seaweed liquid concentrates as a "foliar feeder" (diluted with water
and sprayed on plants when they showed signs of mineral depletion or
stress.) But our primary methods of maximizing the fertility of our soil
have been through mulching deeply
using locally available "waste
products": Leaves, grass clippings and spoiled hay (wet or moldy hay
that can no longer be used as feed or bedding for livestock).
Taking local food production to a new level
|Volunteers sharing in the harvest. Now that's local!|
One hot topic these days is "eating local". A "locavore
is someone who endeavors to eat foods grown or produced within a
certain radius (for example, 100 miles). There are many reasons a person
might choose to eat more "locally" but one common reason is to live
lighter on the planet by reducing the amount of fuel needed to transport
food. While this is an important piece of the puzzle, it's also
important to go a step further to look also at where the fertilizers and
other soil amendments come from. Even if
the food you eat travels less than 100 miles, if the soil was fertilized
with products that came from half-way around the world, this radically
increases the "carbon footprint.
Many of these soil amendments also involve aggressive mining, or
extraction methods that are environmentally damaging and threaten the
delicate balance of life. Many of the sources for these materials are in increasingly shorter supply, making
the long-term use of them unsustainable. Also, for people who choose to
eat a vegan, or vegetarian diet, their use in growing vegetables is
(ex: feather-meal, bonemeal and other slaughter-house by-products).
Don't treat your soil like "dirt".
As an overall philosophy, we feel it is better to work with
nature and cooperate with the processes of soil-building and fertility
that have evolved over eons, than to assume the role of a soil
magician, concocting potions and powders, mixes and methods that can be
complicated, costly and often disruptive
to the health of your soil. The good news is that most, if not all of
these products can
be supplemented, and eventually replaced by resources that are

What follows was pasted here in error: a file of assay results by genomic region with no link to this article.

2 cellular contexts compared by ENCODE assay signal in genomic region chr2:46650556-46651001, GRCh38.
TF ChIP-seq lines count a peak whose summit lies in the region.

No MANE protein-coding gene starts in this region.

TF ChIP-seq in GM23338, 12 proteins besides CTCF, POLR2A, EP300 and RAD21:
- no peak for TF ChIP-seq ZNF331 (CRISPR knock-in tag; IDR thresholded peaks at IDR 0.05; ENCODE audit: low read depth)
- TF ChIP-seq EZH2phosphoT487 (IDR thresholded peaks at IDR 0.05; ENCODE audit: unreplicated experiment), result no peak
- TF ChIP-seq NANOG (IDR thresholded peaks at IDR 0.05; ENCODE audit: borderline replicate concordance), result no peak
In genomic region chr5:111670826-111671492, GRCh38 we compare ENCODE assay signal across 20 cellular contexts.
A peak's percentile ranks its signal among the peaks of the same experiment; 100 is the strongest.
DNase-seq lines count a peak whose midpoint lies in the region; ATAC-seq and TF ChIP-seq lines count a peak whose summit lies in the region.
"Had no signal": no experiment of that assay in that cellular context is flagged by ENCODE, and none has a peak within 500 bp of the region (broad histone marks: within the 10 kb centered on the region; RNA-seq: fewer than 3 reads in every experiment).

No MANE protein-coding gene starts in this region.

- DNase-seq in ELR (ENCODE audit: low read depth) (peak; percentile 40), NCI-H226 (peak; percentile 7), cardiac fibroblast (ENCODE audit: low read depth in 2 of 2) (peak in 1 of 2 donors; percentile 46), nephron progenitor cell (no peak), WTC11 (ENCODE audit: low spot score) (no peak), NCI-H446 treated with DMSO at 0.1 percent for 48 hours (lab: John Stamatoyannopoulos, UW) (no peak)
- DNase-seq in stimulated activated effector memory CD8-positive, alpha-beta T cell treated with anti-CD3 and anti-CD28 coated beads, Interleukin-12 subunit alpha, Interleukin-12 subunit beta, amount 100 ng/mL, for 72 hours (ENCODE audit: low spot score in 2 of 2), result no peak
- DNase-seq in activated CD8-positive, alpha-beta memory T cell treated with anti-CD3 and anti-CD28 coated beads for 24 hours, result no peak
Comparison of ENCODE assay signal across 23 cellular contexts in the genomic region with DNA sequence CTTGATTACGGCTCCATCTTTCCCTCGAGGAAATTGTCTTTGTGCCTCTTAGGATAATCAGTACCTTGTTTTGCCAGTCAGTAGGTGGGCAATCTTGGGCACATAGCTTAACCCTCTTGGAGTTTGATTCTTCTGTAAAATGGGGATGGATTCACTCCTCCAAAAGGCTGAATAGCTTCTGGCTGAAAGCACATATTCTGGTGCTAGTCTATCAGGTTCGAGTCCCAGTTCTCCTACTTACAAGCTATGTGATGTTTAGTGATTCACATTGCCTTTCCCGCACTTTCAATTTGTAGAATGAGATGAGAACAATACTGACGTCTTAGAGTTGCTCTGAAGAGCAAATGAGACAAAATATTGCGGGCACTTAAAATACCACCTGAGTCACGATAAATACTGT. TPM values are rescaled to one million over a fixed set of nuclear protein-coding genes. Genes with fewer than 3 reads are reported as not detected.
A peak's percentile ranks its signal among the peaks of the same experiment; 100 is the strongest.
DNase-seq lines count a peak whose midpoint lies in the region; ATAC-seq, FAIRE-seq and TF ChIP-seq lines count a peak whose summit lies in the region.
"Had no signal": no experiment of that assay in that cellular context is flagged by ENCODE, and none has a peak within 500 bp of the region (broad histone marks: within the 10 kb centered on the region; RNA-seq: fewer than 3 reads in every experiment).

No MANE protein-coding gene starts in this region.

local, renewable and sustainable: leaves, lawn clippings, kelp
concentrates (powder and liquid) and modest amounts of animal manure.
Finding local sources
If you don't live in an area that will deliver leaves, or
you don't have a site big enough to warrant a full dump-truck load
deposited, here are some other ideas:
- Offer to rake your neighbors leaves in exchange for using them in your garden.
- Approach your neighbors about bringing you their bags of leaves.
- Organize a "leaf co-op" where a group of gardening friends rake and share the leaves they gather.
your local scout troop, or 4-H, or youth group to spend a few Saturdays
in a row raking leaves in the neighborhood. You can offer this service
'by donation' and collect funds for the youth group's other activities.
- Put an add on 'Craig's List' requesting leaves.
- Set up a site at the local dump or transfer station.
|Collection station Chris set up at the local dump in Mt Shasta, CA (1980's).|
This last solution is one that my husband Chris, implemented quite
successfully at his previous farm. At that time, yard "waste" was a real issue as it took up
valuable space at the land-fill and meant that they would have to close
and find new places to dump the community's refuse. Also, in many rural
areas, instead of paying dump-fees, many people gather their leaves and
burn them which not only deprives the soil of these valuable nutrients
but adds to air pollution as well. Chris made an arrangement with the
dump's manager whereby he set up a chain-link enclosure as a
collection-site for yard waste and had a separate area for nursery pots
and flats. Whenever the enclosure was full, Chris would get a call from
the manager, and go pick up the load.
|We're all just kids in the garden!|
Whenever we write one of these "how-to" posts we try to add a couple of
caveats: One is that, there are just about as many different ways to
grow a garden as there are gardeners and this is just our
way. Two: Gardening is a very dynamic process; each garden site is different, and each year
garden site is different due to the weather and other shifting
conditions. So, while these methods reflect what we're doing these days,
check back in another year and see if we've evolved it further!
Herbicide Contamination in Manure, Compost and Grass Clippings?